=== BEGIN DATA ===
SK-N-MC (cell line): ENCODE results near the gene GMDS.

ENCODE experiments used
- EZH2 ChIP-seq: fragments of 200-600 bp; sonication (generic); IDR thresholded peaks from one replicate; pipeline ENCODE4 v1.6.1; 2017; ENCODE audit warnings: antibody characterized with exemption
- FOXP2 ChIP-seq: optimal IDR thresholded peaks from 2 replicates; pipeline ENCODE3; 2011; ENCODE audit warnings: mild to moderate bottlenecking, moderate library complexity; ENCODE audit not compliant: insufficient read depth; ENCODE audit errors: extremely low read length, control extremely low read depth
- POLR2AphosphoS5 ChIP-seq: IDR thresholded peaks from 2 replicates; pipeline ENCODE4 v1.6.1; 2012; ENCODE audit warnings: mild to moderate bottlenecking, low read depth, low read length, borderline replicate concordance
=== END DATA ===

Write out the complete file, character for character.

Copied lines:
SK-N-MC (cell line): ENCODE results near the gene GMDS.

ENCODE experiments used
- EZH2 ChIP-seq: fragments of 200-600 bp; sonication (generic); IDR thresholded peaks from one replicate; pipeline ENCODE4 v1.6.1; 2017; ENCODE audit warnings: antibody characterized with exemption
- FOXP2 ChIP-seq: optimal IDR thresholded peaks from 2 replicates; pipeline ENCODE3; 2011; ENCODE audit warnings: mild to moderate bottlenecking, moderate library complexity; ENCODE audit not compliant: insufficient read depth; ENCODE audit errors: extremely low read length, control extremely low read depth
- POLR2AphosphoS5 ChIP-seq: IDR thresholded peaks from 2 replicates; pipeline ENCODE4 v1.6.1; 2012; ENCODE audit warnings: mild to moderate bottlenecking, low read depth, low read length, borderline replicate concordance